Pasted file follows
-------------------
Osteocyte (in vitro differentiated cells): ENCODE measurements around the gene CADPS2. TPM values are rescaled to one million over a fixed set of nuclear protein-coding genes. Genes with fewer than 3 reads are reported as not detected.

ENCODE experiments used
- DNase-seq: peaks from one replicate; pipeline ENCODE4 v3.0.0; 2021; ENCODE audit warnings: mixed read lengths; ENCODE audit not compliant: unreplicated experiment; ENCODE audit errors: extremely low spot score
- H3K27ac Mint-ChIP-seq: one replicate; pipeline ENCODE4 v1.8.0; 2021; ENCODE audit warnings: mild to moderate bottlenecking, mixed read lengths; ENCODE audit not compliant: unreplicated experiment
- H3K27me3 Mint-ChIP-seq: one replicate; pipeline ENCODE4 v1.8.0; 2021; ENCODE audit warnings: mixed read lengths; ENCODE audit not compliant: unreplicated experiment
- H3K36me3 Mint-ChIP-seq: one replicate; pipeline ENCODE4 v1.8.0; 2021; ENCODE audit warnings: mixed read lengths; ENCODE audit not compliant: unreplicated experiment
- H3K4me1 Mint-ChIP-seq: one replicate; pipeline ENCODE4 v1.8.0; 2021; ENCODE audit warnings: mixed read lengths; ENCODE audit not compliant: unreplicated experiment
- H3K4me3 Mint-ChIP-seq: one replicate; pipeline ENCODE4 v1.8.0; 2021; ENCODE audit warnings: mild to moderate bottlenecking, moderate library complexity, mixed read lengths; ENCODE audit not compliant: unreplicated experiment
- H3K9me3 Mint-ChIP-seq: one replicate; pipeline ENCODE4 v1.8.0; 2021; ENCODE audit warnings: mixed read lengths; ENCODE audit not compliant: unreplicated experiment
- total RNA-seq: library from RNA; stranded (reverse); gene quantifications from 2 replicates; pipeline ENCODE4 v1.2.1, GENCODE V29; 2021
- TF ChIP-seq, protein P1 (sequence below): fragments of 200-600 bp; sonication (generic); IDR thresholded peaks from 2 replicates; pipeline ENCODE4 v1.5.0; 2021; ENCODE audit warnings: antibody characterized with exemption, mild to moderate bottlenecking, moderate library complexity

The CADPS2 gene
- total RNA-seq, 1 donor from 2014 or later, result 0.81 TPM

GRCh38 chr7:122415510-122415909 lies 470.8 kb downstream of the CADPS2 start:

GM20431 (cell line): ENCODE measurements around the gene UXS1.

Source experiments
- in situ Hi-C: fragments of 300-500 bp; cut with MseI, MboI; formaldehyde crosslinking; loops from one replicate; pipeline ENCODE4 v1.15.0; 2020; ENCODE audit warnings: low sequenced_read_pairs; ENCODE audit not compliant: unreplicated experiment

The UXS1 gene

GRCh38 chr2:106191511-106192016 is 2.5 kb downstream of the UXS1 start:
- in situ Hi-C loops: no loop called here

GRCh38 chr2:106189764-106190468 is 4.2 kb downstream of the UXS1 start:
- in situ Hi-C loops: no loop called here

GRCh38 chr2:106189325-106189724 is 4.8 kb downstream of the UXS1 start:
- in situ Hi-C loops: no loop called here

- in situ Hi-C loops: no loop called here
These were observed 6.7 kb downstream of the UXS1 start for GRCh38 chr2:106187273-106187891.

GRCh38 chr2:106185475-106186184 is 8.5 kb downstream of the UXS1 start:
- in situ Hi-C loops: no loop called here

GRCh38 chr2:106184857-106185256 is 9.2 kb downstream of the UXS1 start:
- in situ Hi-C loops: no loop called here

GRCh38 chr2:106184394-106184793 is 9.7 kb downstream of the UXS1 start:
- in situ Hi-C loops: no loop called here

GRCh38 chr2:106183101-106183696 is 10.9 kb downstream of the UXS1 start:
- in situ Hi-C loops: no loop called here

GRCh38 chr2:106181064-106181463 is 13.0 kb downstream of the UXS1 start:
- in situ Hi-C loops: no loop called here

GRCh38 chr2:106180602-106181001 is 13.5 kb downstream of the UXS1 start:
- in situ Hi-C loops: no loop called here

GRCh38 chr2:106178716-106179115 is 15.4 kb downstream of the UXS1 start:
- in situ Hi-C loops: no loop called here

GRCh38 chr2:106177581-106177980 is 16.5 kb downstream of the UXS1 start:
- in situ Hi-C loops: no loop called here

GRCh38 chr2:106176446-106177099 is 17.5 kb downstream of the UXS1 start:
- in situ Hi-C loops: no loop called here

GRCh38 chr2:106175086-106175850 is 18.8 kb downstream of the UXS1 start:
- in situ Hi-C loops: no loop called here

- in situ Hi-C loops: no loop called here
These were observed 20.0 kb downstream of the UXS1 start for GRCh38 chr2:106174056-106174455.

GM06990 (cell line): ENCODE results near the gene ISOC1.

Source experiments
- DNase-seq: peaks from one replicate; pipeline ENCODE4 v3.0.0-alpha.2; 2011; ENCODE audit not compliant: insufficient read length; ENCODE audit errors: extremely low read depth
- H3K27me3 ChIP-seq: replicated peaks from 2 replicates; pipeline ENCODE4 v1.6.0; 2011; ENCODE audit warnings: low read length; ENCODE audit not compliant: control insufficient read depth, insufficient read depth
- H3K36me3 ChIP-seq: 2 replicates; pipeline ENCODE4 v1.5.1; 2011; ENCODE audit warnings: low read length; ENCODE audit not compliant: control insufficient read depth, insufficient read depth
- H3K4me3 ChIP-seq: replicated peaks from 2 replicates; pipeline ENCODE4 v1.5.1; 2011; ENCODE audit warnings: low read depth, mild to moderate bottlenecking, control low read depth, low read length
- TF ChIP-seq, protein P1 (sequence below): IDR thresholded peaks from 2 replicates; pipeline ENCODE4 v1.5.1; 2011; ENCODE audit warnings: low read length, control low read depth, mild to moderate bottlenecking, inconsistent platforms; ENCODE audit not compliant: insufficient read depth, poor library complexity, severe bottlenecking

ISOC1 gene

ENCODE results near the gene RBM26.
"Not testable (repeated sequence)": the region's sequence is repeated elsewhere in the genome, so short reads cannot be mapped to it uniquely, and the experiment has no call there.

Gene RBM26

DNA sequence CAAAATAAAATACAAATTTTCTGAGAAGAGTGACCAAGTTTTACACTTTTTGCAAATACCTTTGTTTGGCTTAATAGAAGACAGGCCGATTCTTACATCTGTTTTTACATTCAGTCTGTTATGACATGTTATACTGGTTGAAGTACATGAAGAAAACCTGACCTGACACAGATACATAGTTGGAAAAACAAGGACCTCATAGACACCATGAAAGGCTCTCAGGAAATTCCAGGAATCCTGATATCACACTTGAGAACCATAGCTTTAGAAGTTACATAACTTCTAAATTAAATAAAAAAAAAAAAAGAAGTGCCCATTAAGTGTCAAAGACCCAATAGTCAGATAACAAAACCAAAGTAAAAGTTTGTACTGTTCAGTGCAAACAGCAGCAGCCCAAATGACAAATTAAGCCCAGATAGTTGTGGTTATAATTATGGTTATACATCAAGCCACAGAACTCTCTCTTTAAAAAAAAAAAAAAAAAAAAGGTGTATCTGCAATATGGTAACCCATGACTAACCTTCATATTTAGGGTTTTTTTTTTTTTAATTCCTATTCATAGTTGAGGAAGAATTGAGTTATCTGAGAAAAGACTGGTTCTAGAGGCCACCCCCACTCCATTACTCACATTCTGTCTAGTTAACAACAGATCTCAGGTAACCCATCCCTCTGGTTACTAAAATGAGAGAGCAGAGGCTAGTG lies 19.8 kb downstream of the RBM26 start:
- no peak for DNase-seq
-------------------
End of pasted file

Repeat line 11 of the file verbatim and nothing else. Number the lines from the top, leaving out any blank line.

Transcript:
- TF ChIP-seq, protein P1 (sequence below): fragments of 200-600 bp; sonication (generic); IDR thresholded peaks from 2 replicates; pipeline ENCODE4 v1.5.0; 2021; ENCODE audit warnings: antibody characterized with exemption, mild to moderate bottlenecking, moderate library complexity